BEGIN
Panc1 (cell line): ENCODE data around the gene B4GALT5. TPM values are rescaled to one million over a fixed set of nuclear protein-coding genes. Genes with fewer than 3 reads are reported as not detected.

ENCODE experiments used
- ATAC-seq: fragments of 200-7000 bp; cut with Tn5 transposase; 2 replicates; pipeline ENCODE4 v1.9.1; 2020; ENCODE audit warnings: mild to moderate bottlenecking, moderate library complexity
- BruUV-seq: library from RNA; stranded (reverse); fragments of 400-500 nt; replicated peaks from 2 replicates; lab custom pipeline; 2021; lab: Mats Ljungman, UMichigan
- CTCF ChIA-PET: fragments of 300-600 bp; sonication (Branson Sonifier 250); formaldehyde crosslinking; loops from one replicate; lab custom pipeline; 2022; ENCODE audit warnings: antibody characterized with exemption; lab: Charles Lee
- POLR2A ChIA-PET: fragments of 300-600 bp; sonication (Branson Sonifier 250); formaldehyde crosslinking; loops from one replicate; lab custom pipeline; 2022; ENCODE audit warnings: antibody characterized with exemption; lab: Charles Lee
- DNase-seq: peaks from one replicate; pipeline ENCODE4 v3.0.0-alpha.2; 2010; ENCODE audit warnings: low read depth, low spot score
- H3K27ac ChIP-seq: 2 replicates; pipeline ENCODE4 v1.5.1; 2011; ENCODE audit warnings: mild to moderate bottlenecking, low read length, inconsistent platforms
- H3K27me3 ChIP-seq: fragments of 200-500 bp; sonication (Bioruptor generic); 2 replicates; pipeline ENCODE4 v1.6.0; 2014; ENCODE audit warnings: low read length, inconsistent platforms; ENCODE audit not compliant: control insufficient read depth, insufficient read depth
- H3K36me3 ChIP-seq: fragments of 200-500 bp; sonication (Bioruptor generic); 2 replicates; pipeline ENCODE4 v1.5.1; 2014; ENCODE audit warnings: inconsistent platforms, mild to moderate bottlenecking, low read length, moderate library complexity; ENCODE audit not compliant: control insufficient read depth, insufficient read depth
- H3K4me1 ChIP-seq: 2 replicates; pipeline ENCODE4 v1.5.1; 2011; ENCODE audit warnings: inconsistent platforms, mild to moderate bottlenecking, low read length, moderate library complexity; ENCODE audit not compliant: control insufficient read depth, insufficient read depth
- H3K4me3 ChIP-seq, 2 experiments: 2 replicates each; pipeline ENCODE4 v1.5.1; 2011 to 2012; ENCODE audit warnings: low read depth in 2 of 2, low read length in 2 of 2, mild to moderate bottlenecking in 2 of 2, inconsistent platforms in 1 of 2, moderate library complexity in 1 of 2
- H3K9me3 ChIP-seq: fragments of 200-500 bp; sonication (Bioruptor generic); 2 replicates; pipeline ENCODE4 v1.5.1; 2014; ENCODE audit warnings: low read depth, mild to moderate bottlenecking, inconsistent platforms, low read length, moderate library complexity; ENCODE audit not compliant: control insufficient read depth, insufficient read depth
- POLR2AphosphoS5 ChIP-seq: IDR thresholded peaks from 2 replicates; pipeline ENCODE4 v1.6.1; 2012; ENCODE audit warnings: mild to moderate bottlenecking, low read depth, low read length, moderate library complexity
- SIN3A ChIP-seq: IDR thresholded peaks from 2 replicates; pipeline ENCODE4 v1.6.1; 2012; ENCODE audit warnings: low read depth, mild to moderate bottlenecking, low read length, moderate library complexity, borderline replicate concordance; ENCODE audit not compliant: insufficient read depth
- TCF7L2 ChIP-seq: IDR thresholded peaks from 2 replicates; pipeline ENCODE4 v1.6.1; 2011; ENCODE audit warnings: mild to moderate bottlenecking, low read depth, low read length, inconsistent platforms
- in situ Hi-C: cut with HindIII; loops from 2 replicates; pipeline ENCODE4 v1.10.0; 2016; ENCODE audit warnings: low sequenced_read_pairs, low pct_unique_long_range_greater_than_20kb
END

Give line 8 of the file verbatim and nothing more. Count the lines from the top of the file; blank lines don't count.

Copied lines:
- H3K27ac ChIP-seq: 2 replicates; pipeline ENCODE4 v1.5.1; 2011; ENCODE audit warnings: mild to moderate bottlenecking, low read length, inconsistent platforms